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> At some point most large companies will play their hand and raise prices to more closely match the cost of switching off the platform. (i.e. the MO of Oracle/IBM)

I don't see AWS doing this. They've continuously implemented technology improvements that have allowed them to reduce costs for customers 67 times in the last 10 years. The price of cloud services always goes down, not up, over time, as you're able to realize the benefits of improvements in compute power for the same cost (Moore's Law) without upgrading hardware.

Disclaimer: I work for AWS, but my opinions are my own.

You are thinking like a software engineer, not a product manager or owner of capital.

If any of these companies is able to extract monopoly profits without fear of competition undercutting them or government/legal intervention, they will.

Right now all 3 are competing fiercely to win the hardware rental market, but this may not be the case in the future once the market matures, and they may raise prices to match leaving costs (as parent comment pointed out) if they can lock customers in.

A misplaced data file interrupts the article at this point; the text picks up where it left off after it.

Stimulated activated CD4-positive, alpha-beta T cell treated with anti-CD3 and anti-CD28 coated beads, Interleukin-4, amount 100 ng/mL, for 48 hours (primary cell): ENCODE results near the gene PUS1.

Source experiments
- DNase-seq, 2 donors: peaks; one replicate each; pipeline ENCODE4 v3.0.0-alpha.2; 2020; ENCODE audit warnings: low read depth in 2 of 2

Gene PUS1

I have to +1 this.

The price must always go up over time. If there were a first rule of business, that would be that.

Price decrease is just a longer term strategy where it goes down before it goes up.

The amount of implicit absurdity behind your words is astonishing. Basically outside die-hard Marxists nobody takes such claims seriously, because it implies lack of competition.

Hint: the cloud market has PLENTY of competition.

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